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Taking Photos Simply

This lesson explains how to capture photos using an existing camera application.

Suppose you are implementing a crowd-sourced weather service that makes a global weather map by blending together pictures of the sky taken by devices running your client app. Integrating photos is only a small part of your application. You want to take photos with minimal fuss, not reinvent the camera. Happily, most Android-powered devices already have at least one camera application installed. In this lesson, you learn how to make it take a picture for you.

Request Camera Permission

If an essential function of your application is taking pictures, then restrict its visibility on Google Play to devices that have a camera. To advertise that your application depends on having a camera, put a <uses-feature> tag in your manifest file:

<manifest ... >
    <uses-feature android:name="" />
</manifest ... >

If your application uses, but does not require a camera in order to function, add android:required="false" to the tag. In doing so, Google Play will allow devices without a camera to download your application. It's then your responsibility to check for the availability of the camera at runtime by calling hasSystemFeature(PackageManager.FEATURE_CAMERA). If a camera is not available, you should then disable your camera features.

Take a Photo with the Camera App

The Android way of delegating actions to other applications is to invoke an Intent that describes what you want done. This process involves three pieces: The Intent itself, a call to start the external Activity, and some code to handle the image data when focus returns to your activity.

Here's a function that invokes an intent to capture a photo.

private void dispatchTakePictureIntent(int actionCode) {
    Intent takePictureIntent = new Intent(MediaStore.ACTION_IMAGE_CAPTURE);
    startActivityForResult(takePictureIntent, actionCode);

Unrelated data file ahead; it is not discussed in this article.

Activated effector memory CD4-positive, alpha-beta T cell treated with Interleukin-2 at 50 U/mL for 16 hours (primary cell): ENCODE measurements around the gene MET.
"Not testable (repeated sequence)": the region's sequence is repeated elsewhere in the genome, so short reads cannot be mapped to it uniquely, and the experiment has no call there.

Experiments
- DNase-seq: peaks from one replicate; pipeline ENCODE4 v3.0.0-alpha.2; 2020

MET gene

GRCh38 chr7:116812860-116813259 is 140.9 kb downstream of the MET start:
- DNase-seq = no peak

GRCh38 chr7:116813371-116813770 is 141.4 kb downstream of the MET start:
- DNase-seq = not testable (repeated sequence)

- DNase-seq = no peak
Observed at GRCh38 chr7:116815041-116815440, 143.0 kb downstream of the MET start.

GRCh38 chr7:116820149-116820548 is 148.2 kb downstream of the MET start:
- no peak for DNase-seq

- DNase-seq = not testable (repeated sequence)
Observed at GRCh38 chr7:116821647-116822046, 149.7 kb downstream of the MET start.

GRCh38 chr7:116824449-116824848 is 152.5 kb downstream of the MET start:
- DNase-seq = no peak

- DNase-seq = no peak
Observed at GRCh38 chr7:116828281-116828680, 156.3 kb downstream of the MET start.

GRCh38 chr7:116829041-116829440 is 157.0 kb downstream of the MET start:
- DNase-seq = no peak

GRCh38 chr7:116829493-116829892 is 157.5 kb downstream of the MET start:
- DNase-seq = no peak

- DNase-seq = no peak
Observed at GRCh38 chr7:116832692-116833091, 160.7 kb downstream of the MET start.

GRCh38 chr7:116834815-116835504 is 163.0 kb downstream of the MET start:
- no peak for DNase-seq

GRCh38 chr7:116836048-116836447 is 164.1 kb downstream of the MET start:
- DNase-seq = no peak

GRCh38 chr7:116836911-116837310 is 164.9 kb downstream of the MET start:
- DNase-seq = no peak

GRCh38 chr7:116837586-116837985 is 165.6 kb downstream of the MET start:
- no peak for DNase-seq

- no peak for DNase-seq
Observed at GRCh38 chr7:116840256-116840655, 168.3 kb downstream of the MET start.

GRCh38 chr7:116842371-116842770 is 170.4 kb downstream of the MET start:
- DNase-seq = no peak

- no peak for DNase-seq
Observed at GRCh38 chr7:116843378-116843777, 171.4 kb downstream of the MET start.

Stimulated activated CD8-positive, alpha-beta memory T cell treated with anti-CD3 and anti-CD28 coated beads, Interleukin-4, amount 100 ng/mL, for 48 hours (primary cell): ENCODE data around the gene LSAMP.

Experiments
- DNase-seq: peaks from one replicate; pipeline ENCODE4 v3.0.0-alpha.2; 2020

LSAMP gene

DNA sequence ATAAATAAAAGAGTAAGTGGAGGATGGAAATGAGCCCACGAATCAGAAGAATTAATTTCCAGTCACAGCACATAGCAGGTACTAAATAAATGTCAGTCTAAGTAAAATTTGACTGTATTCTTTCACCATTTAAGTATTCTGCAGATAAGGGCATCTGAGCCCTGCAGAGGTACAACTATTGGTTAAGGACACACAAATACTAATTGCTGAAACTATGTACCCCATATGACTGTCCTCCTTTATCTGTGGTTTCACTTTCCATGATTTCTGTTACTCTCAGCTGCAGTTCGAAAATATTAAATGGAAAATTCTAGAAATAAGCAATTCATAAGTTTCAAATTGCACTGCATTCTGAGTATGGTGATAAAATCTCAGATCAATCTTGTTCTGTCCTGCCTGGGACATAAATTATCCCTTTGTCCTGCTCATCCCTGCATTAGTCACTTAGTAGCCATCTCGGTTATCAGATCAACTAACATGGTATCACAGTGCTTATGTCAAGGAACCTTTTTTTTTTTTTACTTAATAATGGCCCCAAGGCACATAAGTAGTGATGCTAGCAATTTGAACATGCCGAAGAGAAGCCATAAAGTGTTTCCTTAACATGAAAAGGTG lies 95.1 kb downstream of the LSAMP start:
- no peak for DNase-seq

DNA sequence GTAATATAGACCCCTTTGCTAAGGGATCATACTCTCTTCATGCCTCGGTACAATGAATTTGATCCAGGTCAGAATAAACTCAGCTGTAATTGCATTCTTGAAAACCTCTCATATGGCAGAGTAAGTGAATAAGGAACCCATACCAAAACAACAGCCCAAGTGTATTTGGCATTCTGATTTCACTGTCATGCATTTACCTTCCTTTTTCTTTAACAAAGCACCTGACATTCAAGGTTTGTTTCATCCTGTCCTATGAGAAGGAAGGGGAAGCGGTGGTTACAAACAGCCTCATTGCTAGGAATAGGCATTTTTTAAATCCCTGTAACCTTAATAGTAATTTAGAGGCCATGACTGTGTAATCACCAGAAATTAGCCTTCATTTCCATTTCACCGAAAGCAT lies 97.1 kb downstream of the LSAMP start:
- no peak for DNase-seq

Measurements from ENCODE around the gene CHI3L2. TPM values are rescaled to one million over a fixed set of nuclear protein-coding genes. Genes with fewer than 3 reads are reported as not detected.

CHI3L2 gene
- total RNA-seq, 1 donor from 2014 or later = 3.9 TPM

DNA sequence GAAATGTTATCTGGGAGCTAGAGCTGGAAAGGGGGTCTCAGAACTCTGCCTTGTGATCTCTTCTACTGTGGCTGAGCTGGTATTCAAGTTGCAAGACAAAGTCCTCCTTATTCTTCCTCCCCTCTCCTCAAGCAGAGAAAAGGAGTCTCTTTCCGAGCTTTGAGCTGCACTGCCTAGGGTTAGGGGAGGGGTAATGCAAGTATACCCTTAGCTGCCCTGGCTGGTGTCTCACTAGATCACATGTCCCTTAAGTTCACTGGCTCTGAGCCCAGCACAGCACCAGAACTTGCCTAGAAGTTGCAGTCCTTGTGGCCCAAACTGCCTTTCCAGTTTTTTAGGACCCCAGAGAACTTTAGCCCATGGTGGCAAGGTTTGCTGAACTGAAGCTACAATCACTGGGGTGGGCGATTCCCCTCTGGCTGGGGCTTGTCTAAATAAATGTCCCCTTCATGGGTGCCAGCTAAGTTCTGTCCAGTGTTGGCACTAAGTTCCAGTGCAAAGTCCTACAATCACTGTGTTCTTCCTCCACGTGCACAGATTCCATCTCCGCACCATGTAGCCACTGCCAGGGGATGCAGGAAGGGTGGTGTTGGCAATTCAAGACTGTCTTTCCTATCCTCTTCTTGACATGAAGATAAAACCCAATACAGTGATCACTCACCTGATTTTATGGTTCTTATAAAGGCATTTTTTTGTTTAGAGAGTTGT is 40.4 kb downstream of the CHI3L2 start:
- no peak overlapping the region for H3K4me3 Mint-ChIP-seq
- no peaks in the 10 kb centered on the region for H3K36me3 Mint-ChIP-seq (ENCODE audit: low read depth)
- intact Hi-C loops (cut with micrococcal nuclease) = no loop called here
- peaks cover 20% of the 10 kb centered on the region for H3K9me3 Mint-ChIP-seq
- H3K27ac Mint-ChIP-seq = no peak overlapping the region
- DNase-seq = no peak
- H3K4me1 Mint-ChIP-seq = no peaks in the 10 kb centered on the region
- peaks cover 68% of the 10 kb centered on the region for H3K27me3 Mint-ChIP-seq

Congratulations: with this code, your application has gained the ability to make another camera application do its bidding! Of course, if no compatible application is ready to catch the intent, then your app will fall down like a botched stage dive. Here is a function to check whether an app can handle your intent:

public static boolean isIntentAvailable(Context context, String action) {
    final PackageManager packageManager = context.getPackageManager();
    final Intent intent = new Intent(action);
    List<ResolveInfo> list =
            packageManager.queryIntentActivities(intent, PackageManager.MATCH_DEFAULT_ONLY);
    return list.size() > 0;

View the Photo

If the simple feat of taking a photo is not the culmination of your app's ambition, then you probably want to get the image back from the camera application and do something with it.

The Android Camera application encodes the photo in the return Intent delivered to onActivityResult() as a small Bitmap in the extras, under the key "data". The following code retrieves this image and displays it in an ImageView.

private void handleSmallCameraPhoto(Intent intent) {
    Bundle extras = intent.getExtras();
    mImageBitmap = (Bitmap) extras.get("data");

Note: This thumbnail image from "data" might be good for an icon, but not a lot more. Dealing with a full-sized image takes a bit more work.

Save the Photo